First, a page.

Psinaut – A Savage Worlds Adventure Edition JumpStart

By Ian Eller, Developer

In a world where we are perpetually exposed to creative media, where every person has the tools to become an author, filmmaker, musician or artist, it can feel like there is a lot of pressure to create something new. Not just new, but unique, heretofore unknown and, what’s more, never yet conceived.

This is, of course, impossible. It is also not particularly desirable, especially as it relates to tabletop roleplaying game writing and design.

Of course we don’t want to simply rehash what has come before, and of course we want to create a thing that makes people take notice. And certainly there are tabletop RPGs that really do invent something new, some system or setting or concept that really shines and influences what follows for decades to come. After all, Dungeons and Dragons, in 1974, was a revolutionary idea, wasn’t it?

Well, yes and no. Like almost all good ideas, it was a combination of things that had been happening already. It was a marriage between bringing miniatures gameplay down to the individual hero level mixed with the sudden resurgence of interest in heroic and high fantasy. That game was new and it was unique, but it did not appear from whole cloth. No really good idea does.

What does this have to do with PSINAUT, you may be wondering. The answer is pretty straight forward: PSINAUT is not a new idea or a revolutionary design or a unique setting in the landscape of science fiction. More importantly, it was never meant to be. PSINAUT is Sigil’s take on a tried and true genre — military space opera — married to the newest edition of the Savage Worlds game engine. Like D&D at the dawn of our hobby and nearly everything to come between then and now, PSINAUT is a combination of the familiar in ways that create something new.

When we sat down to figure out what to do to support the Savage Worlds Adventurer Edition, we went through a lot of concepts. Some were out there, really special and unexpected ideas, and some were comfortable and familiar like a beloved pair of sneakers. In the coming months you will see a lot of those ideas in the pages of THE SAVAGE SIGN. But in the end, for the first outing as a Jumpstart connected to the SWADE Kickstarter, we settled on PSINAUT.

PSINAUT is, as stated, military space opera. It has soldiers and specialists traveling faster than light between star systems, fighting rival soldiers and aliens. There are special powers, psionic talents honed with years of training, and special gear, arms and armor that weaponize those talents. There are massive alien war machines, left over by a billion year gone hyper advanced race, over which half the universe fights and from which the other half hides. There are planetary governments and interstellar corporations and criminal cartels and plucky spaceships with grizzled crews. None of these parts are unique to PSINAUT, and I don’t expect you felt a wave of wonder and surprise reading that ingredients list.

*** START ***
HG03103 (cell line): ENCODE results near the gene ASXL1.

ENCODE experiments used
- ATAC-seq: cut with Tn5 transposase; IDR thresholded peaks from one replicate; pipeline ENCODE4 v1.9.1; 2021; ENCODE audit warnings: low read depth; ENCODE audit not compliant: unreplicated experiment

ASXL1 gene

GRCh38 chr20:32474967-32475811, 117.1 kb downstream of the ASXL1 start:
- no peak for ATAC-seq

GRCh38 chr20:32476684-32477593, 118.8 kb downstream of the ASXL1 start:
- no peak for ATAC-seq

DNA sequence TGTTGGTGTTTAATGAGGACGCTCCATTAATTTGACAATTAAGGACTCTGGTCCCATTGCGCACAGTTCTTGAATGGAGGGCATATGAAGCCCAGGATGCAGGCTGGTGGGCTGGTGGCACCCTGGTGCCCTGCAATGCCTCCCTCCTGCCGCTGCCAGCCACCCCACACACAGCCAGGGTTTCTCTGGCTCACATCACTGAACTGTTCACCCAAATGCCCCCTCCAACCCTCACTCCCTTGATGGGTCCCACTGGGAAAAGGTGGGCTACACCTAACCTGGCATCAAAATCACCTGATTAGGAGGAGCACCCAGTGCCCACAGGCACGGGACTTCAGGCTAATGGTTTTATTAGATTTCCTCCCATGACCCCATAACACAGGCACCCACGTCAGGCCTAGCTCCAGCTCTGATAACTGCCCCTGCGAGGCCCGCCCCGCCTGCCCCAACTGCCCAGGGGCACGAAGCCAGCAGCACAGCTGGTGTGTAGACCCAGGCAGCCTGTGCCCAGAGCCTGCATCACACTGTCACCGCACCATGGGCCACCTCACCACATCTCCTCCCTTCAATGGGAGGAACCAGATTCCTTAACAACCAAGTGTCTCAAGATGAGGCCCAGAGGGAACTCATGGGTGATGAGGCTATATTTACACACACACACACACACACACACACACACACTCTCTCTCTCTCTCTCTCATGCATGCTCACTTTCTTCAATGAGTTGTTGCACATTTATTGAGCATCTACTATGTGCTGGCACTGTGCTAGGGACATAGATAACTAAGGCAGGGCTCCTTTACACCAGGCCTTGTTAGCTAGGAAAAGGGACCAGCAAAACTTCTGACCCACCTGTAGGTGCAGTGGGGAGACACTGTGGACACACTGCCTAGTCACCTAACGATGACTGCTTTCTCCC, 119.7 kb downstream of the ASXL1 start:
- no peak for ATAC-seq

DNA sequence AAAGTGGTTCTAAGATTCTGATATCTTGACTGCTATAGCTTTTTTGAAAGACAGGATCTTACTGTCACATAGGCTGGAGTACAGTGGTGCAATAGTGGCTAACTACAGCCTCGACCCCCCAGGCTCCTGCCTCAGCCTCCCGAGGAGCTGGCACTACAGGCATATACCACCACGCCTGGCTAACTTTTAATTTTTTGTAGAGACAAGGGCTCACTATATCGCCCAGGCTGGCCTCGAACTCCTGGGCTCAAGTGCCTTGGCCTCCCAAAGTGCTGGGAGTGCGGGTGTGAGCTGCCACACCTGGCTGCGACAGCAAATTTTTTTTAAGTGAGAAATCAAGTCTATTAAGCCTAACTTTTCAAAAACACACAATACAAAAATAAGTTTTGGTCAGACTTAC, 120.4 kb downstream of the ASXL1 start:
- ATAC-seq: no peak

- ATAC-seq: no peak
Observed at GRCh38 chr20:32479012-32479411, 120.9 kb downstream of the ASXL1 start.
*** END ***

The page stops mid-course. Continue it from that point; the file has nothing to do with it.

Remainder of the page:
But here is the thing about creating game worlds: making them familiar, giving players something easy to understand, is a feature rather than a bug. Roleplaying games essentially exist as storytelling facilitators. The nature of those stories varies from group to group — some groups like something well crafted and tightly plotted while other groups prefer an emergent, chaotic narrative ruled by dice — but in the end we all want to walk away from the table, kick back with a tasty beverage, and recount the session’s events with passion. Tropes, archetypes and yes even cliches help us do that. By utilizing those known factors, we can draw participants into the overall setting and narrative situation quickly and easily, giving players and GMs alike strong footing and a shared language for their storytelling. In addition, by relying on expectations, we can sometimes subvert those expectations for dramatic effect.

PSINAUT does indeed contain a lot of familiar elements, but like all good RPG settings it is more than the sum of its parts. We weave those elements together to create universe that has a lot of stories to tell — for YOU to tell — while also providing you a scaffold on which to hang those stories and simultaneously getting out of the way. There are unique, strange and surprising aspects to PSINAUT, but by embedding those things in well trod ground, it makes the excavation of them that much more satisfying.

A lot of what has been said here about PSINAUT is true of a good number of the Savage Worlds setting we will be bringing you in THE SAVAGE SIGN. Not all, of course — we have some weird stuff, some experimental stuff, and some surprising stuff in store for you, too — but we know sometimes it is nice to sit down at the table and know what the broad strokes of the setting, genre and atmosphere are. Whether it is long lived elves or greedy future corporations or dark clad vigilantes, tropes serve a purpose in media and at the table.

Just don’t get too comfortable: no matter how well traveled the road, there’s likely to be unexpected potholes.

Sigil in 2018!

We’ve had a busy 2018 so far, can’t believe it’s almost April. We started things off fulfilling our first kickstarter, the Classic Horror Deck. We had a great time working on it and have another deck in the works for Jason A. Engle’s Mausolea.

We’ve also been hard at work finishing off the last of Pinnacle’s Flash Gordon kickstarter and it’s been a blast! Sigil contributed art direction, illustration, graphic design, maps, layout and more. Here are a couple of amazing covers by Aaron Riley.

We’re dipping our toe into publishing this year! We’re working on some Dungeon Masters Guild material, a line of Starfinder compatible products, and some Storytellers Vault books. Here’s the cover for our first book, coming soon!

We’re working on a few more projects we can’t share just yet, but we’ll have more for you soon!